The Mangyshlak basin includes two early Paleozoic rift systems: Central Mangyshlak and Tuakyr-Karaaudan.The Mangyshlak and Usturt plates collided with the East European plate AAPG International Conference and Exhibition 49.during the Early Cimmerian tectonic event. Exploration activity has been aimed at Triassic and Jurassic rocks targeting anticlinal structures identified on seismic sections. A single commercial discovery in Paleozoic reservoirs was found in the Oymash area.The northern part of the Buzachi Peninsula and the offshore extension of the basin on the Caspian shelf are considered promising areas.The total estimated Mangyshlak reserves are 3 billion bbl of oil and 3.2 tcf of gas.
The Amu-Darya basin lies within the Turanian plate and has a complex tectonic structure. The basin contains more than 130 gas, gas-condesate, and oil fields.There are three regional plays (Lower-Middle Jurassic clastics, Upper Jurassic carbonates, and Lower Cretaceous carbonates and clastics), and two local plays (Upper Cretaceous carbonates and clastics and Paleogene carbonates). Lower Cretaceous red sandstones form the most prolific play and contain more than 50% of the discovered gas in the basin. Overall, the Amu-Darya basin is gas-prone, and gas accounts for 96% of all hydrocarbon resources.According to some estimates, the Amu-Darya basin proven gas reserves are as high as 200 tcf.
Kazakhstan is the leader in oil reserves (10-22 billion barrels) among the Central Asia countries.Turkmenistan has large proven gas reserves (95 to 155 tcf) but small oil reserves. Azerbaijan has the second largest reserves among the Central Asia countries. It has a mature oil and gas industry and will remain an important producer for decades.The most prospective areas in Azerbaijan are offshore in the deep water Caspian. Uzbekistan does not have a significant amount of oil but contains large amounts of gas (70 to 105 tcf). It also has a large under-explored territory.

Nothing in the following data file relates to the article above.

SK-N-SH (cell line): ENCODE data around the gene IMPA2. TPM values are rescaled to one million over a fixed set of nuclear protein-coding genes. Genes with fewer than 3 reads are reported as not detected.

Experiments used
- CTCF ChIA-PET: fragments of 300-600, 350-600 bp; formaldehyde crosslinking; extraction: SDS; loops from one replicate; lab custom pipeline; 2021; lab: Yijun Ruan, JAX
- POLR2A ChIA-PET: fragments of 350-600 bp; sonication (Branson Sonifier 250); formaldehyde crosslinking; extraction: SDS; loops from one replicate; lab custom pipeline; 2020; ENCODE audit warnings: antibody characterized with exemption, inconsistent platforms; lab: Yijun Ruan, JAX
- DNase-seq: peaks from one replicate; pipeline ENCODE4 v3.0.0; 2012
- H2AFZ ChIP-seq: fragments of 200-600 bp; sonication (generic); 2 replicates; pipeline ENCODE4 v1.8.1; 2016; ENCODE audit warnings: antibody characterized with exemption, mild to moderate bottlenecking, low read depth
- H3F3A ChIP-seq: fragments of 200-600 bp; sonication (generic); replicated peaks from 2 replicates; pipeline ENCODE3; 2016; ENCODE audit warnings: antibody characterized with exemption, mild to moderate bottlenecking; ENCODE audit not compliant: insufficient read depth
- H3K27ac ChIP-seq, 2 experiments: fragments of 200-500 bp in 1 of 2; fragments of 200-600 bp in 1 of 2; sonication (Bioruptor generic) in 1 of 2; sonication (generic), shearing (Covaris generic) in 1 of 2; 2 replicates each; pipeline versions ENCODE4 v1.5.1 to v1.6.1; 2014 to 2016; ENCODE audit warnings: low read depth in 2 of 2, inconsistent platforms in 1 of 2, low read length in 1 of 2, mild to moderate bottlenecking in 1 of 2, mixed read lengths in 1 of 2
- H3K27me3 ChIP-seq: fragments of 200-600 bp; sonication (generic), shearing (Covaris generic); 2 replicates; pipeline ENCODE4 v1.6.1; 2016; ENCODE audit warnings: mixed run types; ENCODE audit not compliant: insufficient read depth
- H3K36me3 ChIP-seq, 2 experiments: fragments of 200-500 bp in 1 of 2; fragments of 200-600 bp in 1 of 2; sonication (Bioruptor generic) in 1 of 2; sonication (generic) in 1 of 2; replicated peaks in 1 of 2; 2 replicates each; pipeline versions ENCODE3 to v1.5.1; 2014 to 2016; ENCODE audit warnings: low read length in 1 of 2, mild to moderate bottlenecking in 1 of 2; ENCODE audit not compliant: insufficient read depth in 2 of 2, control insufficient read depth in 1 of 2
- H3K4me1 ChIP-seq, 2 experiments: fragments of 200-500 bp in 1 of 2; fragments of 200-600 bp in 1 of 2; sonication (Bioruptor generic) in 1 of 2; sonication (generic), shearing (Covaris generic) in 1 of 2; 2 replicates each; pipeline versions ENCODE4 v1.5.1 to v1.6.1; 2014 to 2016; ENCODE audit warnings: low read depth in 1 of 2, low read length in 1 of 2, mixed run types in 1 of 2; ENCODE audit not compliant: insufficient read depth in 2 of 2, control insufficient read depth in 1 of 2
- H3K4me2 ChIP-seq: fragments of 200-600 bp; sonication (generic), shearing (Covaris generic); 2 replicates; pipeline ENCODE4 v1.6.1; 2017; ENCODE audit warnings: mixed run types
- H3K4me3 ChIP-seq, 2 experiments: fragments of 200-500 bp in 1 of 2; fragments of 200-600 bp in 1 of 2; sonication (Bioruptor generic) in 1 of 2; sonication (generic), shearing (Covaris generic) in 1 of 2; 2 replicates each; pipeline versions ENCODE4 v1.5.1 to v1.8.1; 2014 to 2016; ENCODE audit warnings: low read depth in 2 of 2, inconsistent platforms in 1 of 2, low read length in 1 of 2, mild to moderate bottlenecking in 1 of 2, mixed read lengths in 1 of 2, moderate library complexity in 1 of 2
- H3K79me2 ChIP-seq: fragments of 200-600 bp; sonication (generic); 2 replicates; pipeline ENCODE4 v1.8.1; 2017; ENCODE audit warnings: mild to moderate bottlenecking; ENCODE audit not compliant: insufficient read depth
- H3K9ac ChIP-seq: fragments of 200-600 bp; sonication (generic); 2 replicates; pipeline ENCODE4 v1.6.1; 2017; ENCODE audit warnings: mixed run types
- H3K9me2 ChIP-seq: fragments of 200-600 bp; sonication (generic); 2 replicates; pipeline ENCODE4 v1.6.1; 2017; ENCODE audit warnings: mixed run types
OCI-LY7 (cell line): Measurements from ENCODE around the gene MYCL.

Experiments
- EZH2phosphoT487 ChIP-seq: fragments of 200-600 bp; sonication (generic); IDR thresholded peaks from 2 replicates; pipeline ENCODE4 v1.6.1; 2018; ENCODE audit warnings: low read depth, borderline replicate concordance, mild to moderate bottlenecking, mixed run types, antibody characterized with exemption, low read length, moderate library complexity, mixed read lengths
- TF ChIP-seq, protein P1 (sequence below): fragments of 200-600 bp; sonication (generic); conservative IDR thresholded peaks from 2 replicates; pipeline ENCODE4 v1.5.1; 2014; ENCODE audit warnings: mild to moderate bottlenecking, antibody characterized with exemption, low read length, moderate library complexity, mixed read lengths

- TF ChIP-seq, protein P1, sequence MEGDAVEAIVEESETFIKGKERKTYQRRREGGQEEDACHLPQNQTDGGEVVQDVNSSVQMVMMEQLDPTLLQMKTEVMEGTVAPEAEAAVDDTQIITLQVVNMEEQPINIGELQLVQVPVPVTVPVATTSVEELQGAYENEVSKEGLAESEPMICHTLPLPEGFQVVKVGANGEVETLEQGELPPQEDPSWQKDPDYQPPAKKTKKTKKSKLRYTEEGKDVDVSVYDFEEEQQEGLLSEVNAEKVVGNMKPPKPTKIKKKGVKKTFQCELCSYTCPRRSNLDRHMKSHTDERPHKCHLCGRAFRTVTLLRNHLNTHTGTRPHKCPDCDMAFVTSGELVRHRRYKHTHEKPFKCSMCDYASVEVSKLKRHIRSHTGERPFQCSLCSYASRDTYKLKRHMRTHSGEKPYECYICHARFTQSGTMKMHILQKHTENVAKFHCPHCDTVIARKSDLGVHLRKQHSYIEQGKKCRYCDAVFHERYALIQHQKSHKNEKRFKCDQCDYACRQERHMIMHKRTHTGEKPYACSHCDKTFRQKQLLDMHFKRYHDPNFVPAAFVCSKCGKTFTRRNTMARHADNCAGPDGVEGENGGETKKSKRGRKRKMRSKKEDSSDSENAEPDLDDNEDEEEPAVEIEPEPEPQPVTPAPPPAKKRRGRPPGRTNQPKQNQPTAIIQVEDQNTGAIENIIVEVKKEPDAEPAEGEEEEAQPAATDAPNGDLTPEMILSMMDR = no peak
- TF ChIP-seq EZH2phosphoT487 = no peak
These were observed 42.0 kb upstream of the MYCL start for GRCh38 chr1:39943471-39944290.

Total proven oil reserves of the Greater Caspian countries are estimated in this study as ranging from 15 to 31 billion bbl and proven gas reserves estimates vary from 230 to 360 tcf of gas (Table 1).These numbers are significant but are much lower than the reserves of the Persian Gulf countries.The Greater Caspian reserves represent approximately 2.7% of the world total proven oil reserves and 7% of the world gas reserves. In contrast, Saudi Arabia has 255.5 billion barrels of proven oil reserves, which represents 22.5% of the world total. It is clear that while the reserves of the Greater Caspian region are significant, they will not drastically affect the leading role of the Persian Gulf oil producing countries. It is also important to note that the future of the Caspian region strongly depends on on-going exploration success and the establishment of infrastructure in the region.The full potential of the region will not be realized immediately and will most likely occur no sooner than the year 2015.
This study was sponsored by the Center for International Political Economy headquartered in Washington, D.C., and the James Baker III Institute for Public Policy at Rice University, Houston,Texas.
Table 1. - Oil and Gas reserves of the world according to region.